The finish line for the New York City Marathon, so orderly and secure throughout the morning and afternoon, resembled a carcass by Sunday evening as workers began to strip away its decorative features. A red truck slowly backed over the line, and employees hopped out to disassemble signs.
At 7:30 p.m., Sala Cyril, a 38-year-old woman from New York, trotted across the line, 8 hours 28 minutes after she had started the marathon. Greeted by family, friends and volunteers, Cyril placed 49,466th. She was celebrated as the final finisher with a recorded time.
“I did it!” she said.
Seconds later, race officials erected a small orange barrier along the finish line and placed traffic cones in front of it. The marathon was essentially over, and a new, less ceremonious stage had inadvertently taken shape — one for the first runners to arrive at the finish after the official time cutoff.
They had missed the 7:30 p.m. deadline by several strides. They were Shari Diaz, 32, of Hempstead, N.Y.; Wicki Ball, 55, of London; and Kendra Sandman, 54, of Baltimore.
Their results would not count. They did not seem to care.
“We should be given an award for that,” said Diaz, a first-time marathoner.
Diaz was coming off the Queensboro Bridge, at around Mile 15, when she joined up with Ball and Sandman. They were all traveling at the same pace, with the same attendant suffering. They did not know one another. They bonded immediately.
“The police were passing us, saying the race was over,” Diaz said. “We were out there on the sidewalk with pedestrians. It was a struggle.”
Nearly nine hours after they took their first steps across the Verrazano-Narrows Bridge, the runners — all of them official entrants — approached the finish in Central Park. It was dark. Police officers and race volunteers outnumbered spectators. The traffic cones had been placed in front of the finish line, for reasons that were unclear to Diaz at the time. Trailed by Ball and Sandman, Diaz hopscotched past the cones and delighted in her achievement.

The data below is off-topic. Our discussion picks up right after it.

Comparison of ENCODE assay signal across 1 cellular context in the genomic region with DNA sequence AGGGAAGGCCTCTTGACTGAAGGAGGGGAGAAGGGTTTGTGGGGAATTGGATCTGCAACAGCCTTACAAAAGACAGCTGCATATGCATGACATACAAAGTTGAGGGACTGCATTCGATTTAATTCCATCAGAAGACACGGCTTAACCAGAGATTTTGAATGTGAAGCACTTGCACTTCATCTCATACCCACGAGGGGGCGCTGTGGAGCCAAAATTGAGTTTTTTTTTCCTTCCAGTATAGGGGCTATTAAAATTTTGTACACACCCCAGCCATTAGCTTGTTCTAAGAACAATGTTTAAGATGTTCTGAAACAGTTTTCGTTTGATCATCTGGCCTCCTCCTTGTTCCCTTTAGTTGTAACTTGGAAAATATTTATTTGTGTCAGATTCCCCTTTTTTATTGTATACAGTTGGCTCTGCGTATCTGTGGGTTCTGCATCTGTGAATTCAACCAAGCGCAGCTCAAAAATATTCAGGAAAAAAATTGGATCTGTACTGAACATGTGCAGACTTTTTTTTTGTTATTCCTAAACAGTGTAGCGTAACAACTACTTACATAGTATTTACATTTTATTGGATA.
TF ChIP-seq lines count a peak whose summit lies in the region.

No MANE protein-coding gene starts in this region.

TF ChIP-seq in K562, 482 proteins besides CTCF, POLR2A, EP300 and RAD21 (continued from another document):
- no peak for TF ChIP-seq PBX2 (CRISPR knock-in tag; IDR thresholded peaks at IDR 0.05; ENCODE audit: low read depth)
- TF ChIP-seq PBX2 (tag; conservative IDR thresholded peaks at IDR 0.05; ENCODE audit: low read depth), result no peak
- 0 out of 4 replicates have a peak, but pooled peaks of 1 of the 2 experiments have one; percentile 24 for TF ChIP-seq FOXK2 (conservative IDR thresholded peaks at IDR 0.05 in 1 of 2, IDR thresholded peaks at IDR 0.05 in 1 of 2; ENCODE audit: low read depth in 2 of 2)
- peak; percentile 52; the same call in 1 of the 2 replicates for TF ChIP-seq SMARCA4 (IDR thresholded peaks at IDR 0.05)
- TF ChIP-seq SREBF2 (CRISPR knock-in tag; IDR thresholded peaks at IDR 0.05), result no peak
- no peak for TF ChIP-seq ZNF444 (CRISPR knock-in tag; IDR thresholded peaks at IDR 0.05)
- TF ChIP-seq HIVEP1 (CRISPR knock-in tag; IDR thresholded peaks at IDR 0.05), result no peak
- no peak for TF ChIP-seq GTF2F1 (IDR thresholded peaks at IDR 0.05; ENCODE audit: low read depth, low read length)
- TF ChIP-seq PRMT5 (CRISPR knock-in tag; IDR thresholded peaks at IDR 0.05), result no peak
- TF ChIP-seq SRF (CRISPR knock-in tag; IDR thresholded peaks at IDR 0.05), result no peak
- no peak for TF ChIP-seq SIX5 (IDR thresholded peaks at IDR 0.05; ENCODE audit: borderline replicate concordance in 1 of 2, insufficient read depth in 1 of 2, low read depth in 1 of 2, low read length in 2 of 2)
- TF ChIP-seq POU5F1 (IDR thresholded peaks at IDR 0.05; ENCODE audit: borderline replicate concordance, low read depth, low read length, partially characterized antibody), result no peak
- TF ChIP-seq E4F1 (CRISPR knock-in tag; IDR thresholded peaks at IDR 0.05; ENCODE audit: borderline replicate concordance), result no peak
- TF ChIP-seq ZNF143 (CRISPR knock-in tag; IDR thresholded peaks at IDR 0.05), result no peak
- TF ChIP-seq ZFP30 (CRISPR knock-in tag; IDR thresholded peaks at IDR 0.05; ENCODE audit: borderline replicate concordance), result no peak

“My socks are probably full of blood,” she said.
Ball peered at her own sneakers.
“I don’t think I have any toenails left,” she said.
Only then was it brought to their attention that they had finished first — first, that is, in the Almost category.
Ball, who had traveled from her home in England to cross the marathon off her bucket list, said she planned to enjoy a nice dinner.
“I don’t know how many calories I’ve burned,” she said, “but I’m going to do my damnedest to put them back in.”
The three women were reliving their experiences when they turned to see another familiar face cross the line. Cristina Canonico, an Italian, had joined the group for several miles.
“Thank you very much!” she said as she kissed Sandman on the cheeks, and then she exhaled. “I tired.”
A couple of hours before their arrival, music pumped through oversize speakers as a pair of M.C.s led cheers for finishers who had been out on the course all day. The crowds were beginning to thin. Most of the weary-looking marathoners jogged. Some walked. Many lumbered. Others limped.